Dashcam was reviewed out of the Toronto International Film Festival, where it made its world premiere.
Director Rob Savage is gunning hard to become the king of pandemic-era horror. Last summer, he wowed critics with Host, a savage and sharp séance movie set during lockdown and “shot” across a Zoom call. Now, he’s back with Dashcam, another screen life horror tale set amid COVID-19’s stranglehold. But despite jump scares, a vicious monster, and a studio-backed budget, this much-anticipated follow-up is a repugnant, incoherent jumble that ruthlessly rips off The Blair Witch Project while treating a global catastrophe as a provocative gimmick.
Dashcam follows Annie Hardy, an L.A. musician fleeing lockdown to visit a former bandmate in England. Across the pond, she swiftly wears out her welcome by scoffing at COVID precautions, angering his girlfriend and endangering his job — and then she steals his car. This devil-may-care attitude turns uniquely dangerous when she accepts a stack of cash to drive a sickly stranger to a remote address. Of course, there’s more to this task than meets the eye. Soon, she’s fighting for her life against a ferocious foe she doesn’t understand.
This follow-up reunites Savage with his screenwriting partners on Host, Gemma Hurley and Jed Shepherd. However, in the director intro ahead of its TIFF debut, Savage noted there wasn’t a screenplay for Dashcam as much as a “skeleton outline.” From there, the team went into the woods and shot a bunch of improvised scenes on their iPhones. Basically, they Blair Witched it, having their cast act out spooky scenarios in a found-footage set-up. Their horror-struck heroine even pays homage to Heather Donahue’s iconic “I’m sorry” moment (though with a glib twist). However, unlike its inspiration, Dashcam is woefully lacking in momentum. Its protagonist has no motivation or even curiosity that would urge her to explore the mysterious evil that derails her journey. She just crashes into one situation after another, making for an episodic string of violent encounters.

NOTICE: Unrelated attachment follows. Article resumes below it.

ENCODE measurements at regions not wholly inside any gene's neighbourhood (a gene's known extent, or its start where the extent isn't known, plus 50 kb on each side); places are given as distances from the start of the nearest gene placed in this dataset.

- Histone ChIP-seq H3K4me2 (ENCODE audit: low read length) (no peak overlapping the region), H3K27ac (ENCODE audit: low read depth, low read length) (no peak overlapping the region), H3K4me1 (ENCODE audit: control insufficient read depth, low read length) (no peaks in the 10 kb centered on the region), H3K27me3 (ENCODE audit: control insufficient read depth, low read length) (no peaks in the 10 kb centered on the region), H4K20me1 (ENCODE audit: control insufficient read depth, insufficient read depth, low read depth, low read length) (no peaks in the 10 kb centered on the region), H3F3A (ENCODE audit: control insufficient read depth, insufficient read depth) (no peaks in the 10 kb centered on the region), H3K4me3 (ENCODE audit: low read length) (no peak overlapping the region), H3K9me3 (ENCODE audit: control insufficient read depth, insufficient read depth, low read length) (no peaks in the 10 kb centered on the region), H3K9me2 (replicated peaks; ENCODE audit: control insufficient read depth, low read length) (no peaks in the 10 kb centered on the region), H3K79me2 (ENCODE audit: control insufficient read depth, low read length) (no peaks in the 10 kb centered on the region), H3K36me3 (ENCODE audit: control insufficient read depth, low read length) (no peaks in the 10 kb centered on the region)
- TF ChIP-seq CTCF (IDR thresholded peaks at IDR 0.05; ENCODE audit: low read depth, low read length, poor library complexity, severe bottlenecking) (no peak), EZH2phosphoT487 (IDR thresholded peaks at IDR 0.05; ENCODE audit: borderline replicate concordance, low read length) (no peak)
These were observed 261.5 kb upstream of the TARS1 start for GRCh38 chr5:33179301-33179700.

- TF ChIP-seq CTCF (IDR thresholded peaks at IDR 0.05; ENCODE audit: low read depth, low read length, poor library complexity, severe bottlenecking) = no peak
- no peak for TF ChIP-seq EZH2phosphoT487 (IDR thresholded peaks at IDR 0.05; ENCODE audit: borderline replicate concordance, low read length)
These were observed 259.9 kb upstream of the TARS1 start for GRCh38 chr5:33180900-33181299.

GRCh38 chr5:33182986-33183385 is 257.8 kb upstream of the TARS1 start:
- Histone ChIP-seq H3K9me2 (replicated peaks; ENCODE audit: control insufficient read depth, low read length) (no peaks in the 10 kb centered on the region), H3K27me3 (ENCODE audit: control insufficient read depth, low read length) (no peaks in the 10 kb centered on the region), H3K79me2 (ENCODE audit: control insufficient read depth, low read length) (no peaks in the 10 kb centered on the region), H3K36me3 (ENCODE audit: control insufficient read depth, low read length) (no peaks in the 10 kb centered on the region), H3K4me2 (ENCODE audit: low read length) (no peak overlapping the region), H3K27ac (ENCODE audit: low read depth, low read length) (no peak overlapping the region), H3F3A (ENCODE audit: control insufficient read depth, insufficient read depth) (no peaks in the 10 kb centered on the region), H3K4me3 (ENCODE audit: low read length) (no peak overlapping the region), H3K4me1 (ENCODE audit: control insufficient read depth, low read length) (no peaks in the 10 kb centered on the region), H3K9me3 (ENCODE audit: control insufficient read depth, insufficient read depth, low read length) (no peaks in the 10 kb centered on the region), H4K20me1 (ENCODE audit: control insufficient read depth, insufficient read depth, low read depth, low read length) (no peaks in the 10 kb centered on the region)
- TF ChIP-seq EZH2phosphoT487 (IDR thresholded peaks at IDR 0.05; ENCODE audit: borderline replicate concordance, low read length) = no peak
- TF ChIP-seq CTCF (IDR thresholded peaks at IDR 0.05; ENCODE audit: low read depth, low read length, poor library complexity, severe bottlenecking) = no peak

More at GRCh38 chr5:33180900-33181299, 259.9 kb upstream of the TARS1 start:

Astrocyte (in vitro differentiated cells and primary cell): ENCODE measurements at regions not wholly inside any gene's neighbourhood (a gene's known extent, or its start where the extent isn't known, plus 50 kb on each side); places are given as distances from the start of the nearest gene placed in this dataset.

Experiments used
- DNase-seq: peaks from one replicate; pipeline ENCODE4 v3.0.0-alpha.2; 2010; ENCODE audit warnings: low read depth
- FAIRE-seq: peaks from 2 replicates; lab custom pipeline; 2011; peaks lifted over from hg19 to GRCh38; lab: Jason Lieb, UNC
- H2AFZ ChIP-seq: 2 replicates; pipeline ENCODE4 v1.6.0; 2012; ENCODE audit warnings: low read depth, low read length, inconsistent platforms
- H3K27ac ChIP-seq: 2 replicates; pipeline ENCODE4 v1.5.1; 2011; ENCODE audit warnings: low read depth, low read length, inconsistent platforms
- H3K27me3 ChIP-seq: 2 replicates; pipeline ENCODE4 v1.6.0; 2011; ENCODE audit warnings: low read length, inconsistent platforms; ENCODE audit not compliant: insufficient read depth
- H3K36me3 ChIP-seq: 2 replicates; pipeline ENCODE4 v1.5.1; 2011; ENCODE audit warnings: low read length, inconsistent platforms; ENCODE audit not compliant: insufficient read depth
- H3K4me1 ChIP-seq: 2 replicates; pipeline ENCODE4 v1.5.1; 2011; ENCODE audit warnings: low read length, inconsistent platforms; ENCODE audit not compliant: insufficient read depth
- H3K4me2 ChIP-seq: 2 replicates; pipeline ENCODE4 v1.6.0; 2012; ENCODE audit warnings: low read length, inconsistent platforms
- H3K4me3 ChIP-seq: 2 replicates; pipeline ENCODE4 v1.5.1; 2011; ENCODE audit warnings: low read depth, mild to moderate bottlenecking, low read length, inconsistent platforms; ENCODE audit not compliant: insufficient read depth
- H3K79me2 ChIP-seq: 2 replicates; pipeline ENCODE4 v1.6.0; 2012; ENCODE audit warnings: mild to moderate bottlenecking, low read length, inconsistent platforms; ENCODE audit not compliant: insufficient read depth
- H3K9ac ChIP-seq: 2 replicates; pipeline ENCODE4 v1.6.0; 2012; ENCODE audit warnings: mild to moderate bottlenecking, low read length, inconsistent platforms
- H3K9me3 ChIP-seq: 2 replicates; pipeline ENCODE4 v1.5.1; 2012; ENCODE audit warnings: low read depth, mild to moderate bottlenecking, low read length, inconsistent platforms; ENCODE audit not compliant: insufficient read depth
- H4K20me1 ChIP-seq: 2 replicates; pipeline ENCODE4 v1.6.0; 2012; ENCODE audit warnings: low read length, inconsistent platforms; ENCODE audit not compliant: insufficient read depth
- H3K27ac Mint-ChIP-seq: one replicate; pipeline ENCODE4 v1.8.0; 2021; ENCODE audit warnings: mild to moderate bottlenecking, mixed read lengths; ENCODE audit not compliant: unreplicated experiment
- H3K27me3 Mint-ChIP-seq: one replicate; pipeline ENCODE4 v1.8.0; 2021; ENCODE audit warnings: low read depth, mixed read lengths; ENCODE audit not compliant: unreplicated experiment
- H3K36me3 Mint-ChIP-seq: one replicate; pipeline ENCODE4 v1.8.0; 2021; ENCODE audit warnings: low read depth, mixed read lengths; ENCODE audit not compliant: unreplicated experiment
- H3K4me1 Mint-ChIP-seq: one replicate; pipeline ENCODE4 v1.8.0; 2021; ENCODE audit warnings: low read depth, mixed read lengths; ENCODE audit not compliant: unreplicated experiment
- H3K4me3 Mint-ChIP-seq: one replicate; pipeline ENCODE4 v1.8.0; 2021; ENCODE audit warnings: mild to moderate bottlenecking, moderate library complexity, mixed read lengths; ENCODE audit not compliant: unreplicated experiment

In a clever move, the screen life framing of the film reflects Annie’s live-for-the-moment shortsightedness. She hosts a live-cast musical improvisational show where commenters throw out prompts for freestyle raps. Most of her songs are diss tracks full of curse words, scatological humor, and raunchy references to genitals — which isn’t necessarily a bad thing, but they’re not particularly substantive, either. She’s a provocateur whose callous wisecracks target COVID panic, Black Lives Matter, and the Me Too movement. At first, Annie seems a crude caricature of American anti-vaxxers. She smugly makes a scene without caring about the consequences of her actions and gleefully mocks any who are upset by her antics. However, when there’s actual blood on her hands, a frantic tenderness emerges. Annie tries to help or comfort those in grave physical danger, yet these moments of regret are fleeting. Her character arc is more about fleeing, fighting, and foul-mouthed exclamations than evolving empathy or self-awareness.
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Is Annie meant to be a satirical criticism of anti-vaxxers or a charismatic champion to their cause? Other characters suffer because of Annie’s selfish actions, which could be seen as a condemnation. However, Annie is the film’s bombastic center, who battles back no matter what comes her way, which could be viewed as validation of her resilience and thereby her worldview.